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PaulWay
31 July 2013, 1825
Hi all,

Rather than hijacking Chris's thread, I thought I'd start my own on this idea:

I've been thinking for a while about a motor more optimised for fitting into a motorbike: a long, thin motor with many, many axial coils. This packs a lot of motor into something that can sit longitudinally along the bike, as low down as practical. Then use a gearbox to gear down onto a shaft located right on, or as close as practical to, the pivot point of the rear suspension. Transfer the drive to the wheel by either a shaft drive or chain or belt drive. Smaller motors spin fast, so the gearing down also translates motor speed into shaft torque.

The main downsides I can see are cooling, requiring a higher switching speed, and making sure all the coils are aligned correctly so they don't fight eachother.

Thoughts?

Have fun,

Paul

jonescg
02 August 2013, 0333
The Colossus is about as small a diameter as you would want to go. I'd say axial flux motors need to be about 200 mm diameter to put out respectable torque. Don't know of any much smaller than this.

If a fully bespoke frame was in order, then you could build it around any motor you choose. But if you were sticking with the design criteria of a litre sports bike then a very compact motor is needed.

I think Axial flux, 250 mm diameter, and about 200 mm long would be spot on.

Mike Edwards
03 August 2013, 0316
Yasa 400 is your answer. If it doesn't fit in your frame then you have your priorities wrong.

A bespoke frame with the Yasa motor is more than you will ever need from a motor.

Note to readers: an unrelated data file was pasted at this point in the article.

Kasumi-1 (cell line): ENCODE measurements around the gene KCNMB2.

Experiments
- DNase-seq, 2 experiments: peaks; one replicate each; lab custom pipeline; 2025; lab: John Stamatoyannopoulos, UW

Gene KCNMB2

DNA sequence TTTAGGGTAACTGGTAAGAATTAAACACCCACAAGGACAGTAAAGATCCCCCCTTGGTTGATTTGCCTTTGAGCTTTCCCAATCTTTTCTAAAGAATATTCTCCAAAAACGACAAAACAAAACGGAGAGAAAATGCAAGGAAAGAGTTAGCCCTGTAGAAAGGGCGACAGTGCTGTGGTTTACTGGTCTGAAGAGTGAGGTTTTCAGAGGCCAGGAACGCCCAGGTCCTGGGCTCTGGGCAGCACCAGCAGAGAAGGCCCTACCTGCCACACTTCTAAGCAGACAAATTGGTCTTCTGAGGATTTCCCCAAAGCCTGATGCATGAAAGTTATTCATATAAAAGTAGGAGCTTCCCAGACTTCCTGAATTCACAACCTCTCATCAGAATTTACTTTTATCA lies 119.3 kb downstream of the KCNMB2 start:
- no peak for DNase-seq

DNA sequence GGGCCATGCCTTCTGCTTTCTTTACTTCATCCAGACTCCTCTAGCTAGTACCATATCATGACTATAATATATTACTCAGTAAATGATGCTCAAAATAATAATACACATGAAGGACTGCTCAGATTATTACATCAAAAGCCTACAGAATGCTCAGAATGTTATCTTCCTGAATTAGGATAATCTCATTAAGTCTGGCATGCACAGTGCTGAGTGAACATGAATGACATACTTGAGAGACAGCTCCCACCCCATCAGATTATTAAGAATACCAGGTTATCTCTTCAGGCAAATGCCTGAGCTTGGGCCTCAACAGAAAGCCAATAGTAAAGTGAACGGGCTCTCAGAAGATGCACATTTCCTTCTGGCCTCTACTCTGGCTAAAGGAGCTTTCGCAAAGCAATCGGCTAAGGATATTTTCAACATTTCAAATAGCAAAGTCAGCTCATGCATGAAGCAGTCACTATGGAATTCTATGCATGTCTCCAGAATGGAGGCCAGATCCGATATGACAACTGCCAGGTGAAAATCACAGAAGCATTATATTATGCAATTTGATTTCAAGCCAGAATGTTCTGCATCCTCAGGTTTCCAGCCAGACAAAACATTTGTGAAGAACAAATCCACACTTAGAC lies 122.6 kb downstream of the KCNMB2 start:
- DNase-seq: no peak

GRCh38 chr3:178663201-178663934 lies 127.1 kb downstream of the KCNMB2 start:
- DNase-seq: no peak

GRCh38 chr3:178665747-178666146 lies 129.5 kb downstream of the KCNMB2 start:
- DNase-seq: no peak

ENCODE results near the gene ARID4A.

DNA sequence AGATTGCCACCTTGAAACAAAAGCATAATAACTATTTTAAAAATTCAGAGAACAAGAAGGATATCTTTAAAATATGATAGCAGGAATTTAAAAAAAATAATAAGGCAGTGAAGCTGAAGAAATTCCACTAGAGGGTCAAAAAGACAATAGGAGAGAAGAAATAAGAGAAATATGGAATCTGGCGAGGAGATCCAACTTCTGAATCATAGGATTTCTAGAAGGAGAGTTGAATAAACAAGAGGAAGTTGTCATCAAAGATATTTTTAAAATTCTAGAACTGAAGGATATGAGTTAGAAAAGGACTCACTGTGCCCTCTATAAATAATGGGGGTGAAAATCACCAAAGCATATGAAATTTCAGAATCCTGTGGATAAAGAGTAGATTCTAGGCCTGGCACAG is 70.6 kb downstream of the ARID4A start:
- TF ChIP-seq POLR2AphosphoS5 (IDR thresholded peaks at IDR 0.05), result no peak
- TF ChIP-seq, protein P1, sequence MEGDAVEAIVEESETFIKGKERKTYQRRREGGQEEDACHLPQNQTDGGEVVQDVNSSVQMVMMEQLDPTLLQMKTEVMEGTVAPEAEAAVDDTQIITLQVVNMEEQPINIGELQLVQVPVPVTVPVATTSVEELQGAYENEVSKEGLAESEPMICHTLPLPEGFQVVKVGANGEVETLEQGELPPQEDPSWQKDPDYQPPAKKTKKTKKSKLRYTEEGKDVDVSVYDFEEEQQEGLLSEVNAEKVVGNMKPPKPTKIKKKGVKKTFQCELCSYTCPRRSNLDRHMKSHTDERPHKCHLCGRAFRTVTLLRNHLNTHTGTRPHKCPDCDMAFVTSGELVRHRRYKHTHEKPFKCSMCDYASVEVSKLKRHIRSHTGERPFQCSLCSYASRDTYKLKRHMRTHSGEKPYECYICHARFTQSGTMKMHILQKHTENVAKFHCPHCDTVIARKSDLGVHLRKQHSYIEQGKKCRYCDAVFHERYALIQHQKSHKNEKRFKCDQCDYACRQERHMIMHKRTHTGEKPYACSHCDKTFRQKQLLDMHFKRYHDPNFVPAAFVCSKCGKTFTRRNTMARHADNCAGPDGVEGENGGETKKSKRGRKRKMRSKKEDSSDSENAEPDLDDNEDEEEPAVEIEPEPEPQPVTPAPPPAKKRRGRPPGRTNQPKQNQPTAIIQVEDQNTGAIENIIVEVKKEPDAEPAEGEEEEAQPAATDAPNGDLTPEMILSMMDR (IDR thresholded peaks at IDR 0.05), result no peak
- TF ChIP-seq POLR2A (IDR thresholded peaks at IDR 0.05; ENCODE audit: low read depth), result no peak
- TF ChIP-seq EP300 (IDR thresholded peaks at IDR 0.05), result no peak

ARC EV Racing
03 August 2013, 0654
Yasa 400 is your answer. If it doesn't fit in your frame then you have your priorities wrong.

A bespoke frame with the Yasa motor is more than you will ever need from a motor.

Yep, just like the Kingston boys did with their bike. That's a nice build with some clever motor placement.

Sent from my AZ210A using Tapatalk 2

jonescg
03 August 2013, 1950
How did the Kingston guys go in the TT-Zero? We never heard anything from them for a while eh?

Nuts & Volts
03 August 2013, 2036
How did the Kingston guys go in the TT-Zero? We never heard anything from them for a while eh?

Don't want to side track the thread too much...they did well right behind our team :D I never got a chance to asked them about how their machine was doing (not sure I would have gotten much information either way). But it sounded like they may have been experiencing issues with either too little battery energy or close to the power limits of the cells (only thing I know is their large format from Korea -my guess is Kokam). Could have been other issues just didn't hear anything about them.

PaulWay
04 August 2013, 1810
Yasa 400 is your answer. If it doesn't fit in your frame then you have your priorities wrong.

A bespoke frame with the Yasa motor is more than you will ever need from a motor.

Funnily enough that's exactly what I'd planned for a race bike. It's just that pesky problem of getting a team together, getting sponsorship and getting it built that's holding us back :)

OTOH, I would argue that the Yasa 400, while it's a great motor, is not everyone's answer. It's not going to work for people that want a hub motor - for example, me. It's overkill for someone that wants simple, round town performance. It may simply not fit into smaller frames. For modest budgets it may be too expensive. There may be people who don't want or can't find the space for the water cooling requirements of a larger motor. The voltage and controller requirements of a Yasa may be too costly or too difficult for some people to work with.

And who knows, some people may want more power than a Yasa can deliver :D

Now, buying a electric motor that's more powerful than you absolutely need is actually OK - the extra weight of a Yasa 400 compared to a Colossus, and the loss of efficiency, is marginal. It really comes down to the space requirements and the battery setup.

So I do think there's a market for a small-diameter, longitudinally mounted motor in motorbikes. It'll just depend on whether an actual motor company thinks there's a market there too :)

Have fun,

Paul